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Myron Steinman about 2 years agoI From Engage Kitchener
I would like to see different forms of affordable and accessible housing encouraged. This ranges from non-profit housing that is sponsored by governments, changes to loan policies that enable groups of ordinary citizens to build co-housing projects, housing that may be legislated by government in high rise developments, lower development fees that allow home owners to build apartments in their existing homes, zoning by-laws and research that encourage house sharing, Habitat for Humanity ownership type housing and private non-profits like Menno Homes,. Furthermore research into small houses. and concern and design for public space. Lets tape into the creativity of our citizens, along with enabling city planning.
Engage Kitchener is not a certified voting system or ballot box. As with any public comment process, participation in Engage Kitchener is voluntary. The ideas in this record are not necessarily representative of the whole population, nor do they reflect the opinions of any government agency or elected officials.
MORE ON MY HOUSING VISION
Now I have many visions: The following has to do with alternatives to the institutionalization of seniors, but really applies to all citizens:
It takes a neighbourhood to remove the stigma of old age...
We fear and do not talk about symptoms of dementia, moving into and with a disability, chronic health conditions and/or the powerlessness coming for many of us in old age.
My idea is not new, but I am calling for these concerns to be addressed at a neighbourhood level... Among other things, I am inspired by the co-housing movement, watching Bollywood dramas where inter-generational sharing of a household is still common, my paid employment as a community mental health worker, my volunteer work with a small social development organization.
Some background: In the mid 1990's the Ontario Provincial Government got into funding large non-profit housing projects. "Consulting groups" emerged to help citizen groups design, build and administer homes for themselves...housing units that were new townhouses and/or apartment towers, but catering to a range of incomes from deep subsidy, shallow subsidy to market rents.
What I am trying to put into words is a proposal for a "neighbourhood association" to work in partnership with a "consulting organization" to help facilitate a process so that ordinary citizens can build "supportive neighbourhoods" for themselves.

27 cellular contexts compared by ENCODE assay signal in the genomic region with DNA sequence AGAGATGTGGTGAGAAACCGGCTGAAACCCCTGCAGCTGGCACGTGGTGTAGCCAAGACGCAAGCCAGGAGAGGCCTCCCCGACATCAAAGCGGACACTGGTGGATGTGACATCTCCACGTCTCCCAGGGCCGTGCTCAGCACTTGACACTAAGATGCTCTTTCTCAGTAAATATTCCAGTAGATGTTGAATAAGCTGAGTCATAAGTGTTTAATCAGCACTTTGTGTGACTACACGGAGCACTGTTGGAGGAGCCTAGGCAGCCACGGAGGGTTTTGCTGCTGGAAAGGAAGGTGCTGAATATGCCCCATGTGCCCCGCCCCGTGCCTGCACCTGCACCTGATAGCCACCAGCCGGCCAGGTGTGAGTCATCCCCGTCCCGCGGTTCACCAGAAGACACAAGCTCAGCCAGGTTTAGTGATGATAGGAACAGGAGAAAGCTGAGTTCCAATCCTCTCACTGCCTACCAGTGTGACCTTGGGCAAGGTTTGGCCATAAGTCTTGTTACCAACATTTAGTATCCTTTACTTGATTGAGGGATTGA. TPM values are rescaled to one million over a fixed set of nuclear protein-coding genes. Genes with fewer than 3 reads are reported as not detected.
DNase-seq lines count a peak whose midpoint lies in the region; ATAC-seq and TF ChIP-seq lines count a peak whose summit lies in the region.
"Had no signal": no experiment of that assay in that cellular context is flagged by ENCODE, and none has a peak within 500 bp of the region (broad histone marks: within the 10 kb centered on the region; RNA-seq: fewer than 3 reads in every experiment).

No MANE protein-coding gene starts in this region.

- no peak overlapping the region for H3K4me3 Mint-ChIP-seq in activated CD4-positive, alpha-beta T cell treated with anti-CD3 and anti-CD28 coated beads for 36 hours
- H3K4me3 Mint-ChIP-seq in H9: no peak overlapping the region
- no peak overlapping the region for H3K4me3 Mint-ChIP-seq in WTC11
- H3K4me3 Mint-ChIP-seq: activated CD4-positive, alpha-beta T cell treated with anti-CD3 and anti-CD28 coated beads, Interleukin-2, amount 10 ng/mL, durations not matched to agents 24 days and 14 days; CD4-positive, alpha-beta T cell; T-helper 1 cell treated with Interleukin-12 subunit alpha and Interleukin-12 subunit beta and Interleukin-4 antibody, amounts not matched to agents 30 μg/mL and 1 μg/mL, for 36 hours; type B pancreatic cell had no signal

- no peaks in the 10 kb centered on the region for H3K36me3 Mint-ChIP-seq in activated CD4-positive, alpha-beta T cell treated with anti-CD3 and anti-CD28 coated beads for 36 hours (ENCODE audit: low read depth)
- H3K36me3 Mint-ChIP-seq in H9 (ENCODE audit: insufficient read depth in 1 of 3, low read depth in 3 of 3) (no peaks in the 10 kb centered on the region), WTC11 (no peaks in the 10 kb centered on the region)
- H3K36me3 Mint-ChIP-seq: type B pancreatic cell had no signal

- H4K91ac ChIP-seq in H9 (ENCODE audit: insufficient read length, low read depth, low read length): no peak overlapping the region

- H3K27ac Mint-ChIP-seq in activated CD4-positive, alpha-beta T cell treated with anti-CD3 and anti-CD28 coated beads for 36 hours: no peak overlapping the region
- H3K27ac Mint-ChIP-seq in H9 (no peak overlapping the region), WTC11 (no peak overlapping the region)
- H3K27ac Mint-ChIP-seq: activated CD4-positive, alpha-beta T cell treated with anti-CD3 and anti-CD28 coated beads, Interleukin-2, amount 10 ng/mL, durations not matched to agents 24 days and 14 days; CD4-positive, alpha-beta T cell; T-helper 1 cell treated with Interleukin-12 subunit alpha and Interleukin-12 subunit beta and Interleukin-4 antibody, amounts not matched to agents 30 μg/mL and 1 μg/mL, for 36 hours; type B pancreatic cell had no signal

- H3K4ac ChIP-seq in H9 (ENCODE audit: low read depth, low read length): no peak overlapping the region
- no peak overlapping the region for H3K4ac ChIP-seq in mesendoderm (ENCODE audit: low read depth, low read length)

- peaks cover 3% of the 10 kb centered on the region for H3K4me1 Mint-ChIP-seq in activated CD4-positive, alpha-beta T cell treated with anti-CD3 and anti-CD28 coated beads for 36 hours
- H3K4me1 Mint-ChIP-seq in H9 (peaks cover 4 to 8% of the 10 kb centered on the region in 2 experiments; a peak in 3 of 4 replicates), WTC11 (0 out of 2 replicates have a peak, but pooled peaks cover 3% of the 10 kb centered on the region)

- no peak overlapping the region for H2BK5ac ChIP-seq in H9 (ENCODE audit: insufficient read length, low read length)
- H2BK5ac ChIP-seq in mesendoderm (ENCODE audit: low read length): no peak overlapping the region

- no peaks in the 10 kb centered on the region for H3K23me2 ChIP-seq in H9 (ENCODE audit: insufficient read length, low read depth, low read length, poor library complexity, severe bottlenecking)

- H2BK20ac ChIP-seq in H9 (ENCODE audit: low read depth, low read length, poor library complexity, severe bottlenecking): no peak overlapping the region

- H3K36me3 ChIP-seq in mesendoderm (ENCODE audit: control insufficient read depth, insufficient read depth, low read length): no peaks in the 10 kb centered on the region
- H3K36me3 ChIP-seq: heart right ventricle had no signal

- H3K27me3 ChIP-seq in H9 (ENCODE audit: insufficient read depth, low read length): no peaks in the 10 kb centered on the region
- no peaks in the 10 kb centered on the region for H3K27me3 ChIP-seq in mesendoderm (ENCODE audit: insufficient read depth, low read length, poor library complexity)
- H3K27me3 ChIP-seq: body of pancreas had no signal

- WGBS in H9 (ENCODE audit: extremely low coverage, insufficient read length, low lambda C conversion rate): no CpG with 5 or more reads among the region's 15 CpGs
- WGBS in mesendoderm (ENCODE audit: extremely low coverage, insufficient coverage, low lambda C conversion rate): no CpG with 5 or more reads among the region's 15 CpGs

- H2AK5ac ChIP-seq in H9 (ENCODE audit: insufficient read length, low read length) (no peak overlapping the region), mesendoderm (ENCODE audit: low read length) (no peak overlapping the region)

The major idea is self contained living quarters, along with larger common amenity areas that are shared with a supportive community. The legal ownership may be co-housing, equity cooperative, condominium, intentional community or part of a established housing provider, or just a few people sharing a house together.
In some inner city neighbourhoods some older adults may live in single detached homes with large backyards but they may not be attend to the upkeep of their home and/or afford the rising taxes and/or utility bills. With gentrification they may able to sell their home for an unexpected profit, and move to a small apartment, condominium or a retirement home and/or nursing home and live out their years...
(many in isolation).
A developer can move in, tear down the houses and build modern projects that may cater to individuals with a high income. (That is the stereotype). And governments can't be trusted. (That is the stereotype)
But there may be an alternative(s). Neighbourhoods could be re-designed from the inside out.
Neighbourhood Associations are growing in popularity (at Ieast least in my City)... But they sometimes lack the engagement, research, advocacy or financial resources. They may need to approach city hall, apply for by-law, zoning changes, change mortgage rules,,,, Hire a trusted contractor, real estate agent, planner architect , lawyer, social worker or outreach worker...nurse, personal support worker, ...volunteer coordinator...., human resource director..
We may need help to come together, to engage with each other, to discern what we value about our neighbourhood, to build leaders.
Thanks for your comment.
You may be right. We lead busy lives. In many subdivisions people don't know their geographical neighbour, and may have no desire to know their neighbour. The might rather invite their friends and have a BBQ in their fenced in backyard.
The opposite is happening in some areas of my City, with a renewed interest in "front porches", and the growth of Neighbourhood Associations. My City is providing some leadership in this area with a "Festival of Neighbourhoods" that promotes neighbourhood events and "place making" like community gardens etc,
Municipal government could go further by providing funding for a "consulting engagement group" to help a neighbourhood association (that is interested build trust and organize themselves. ..
Please notice my proposal does accommodate people to share a house together as you describe. You did not, however suggest anything about the financial ownership of such houses. Or how people would find like-minded minded to come together and start such an initiative...
Furthermore did you know, some cities have by-laws that prohibit larger numbers of unrelated people from living together. Then there is mistrust and the NIMBY knee jerk reactions against anything but conformity to "tacky houses all in a row".
Many seniors feel isolated and powerless against gentrification that may be happening in their neighbourhood.
We have supportive organizations springing up to help seniors live in their own home. I am suggesting supportive organizations to help people live in their neighbourhood.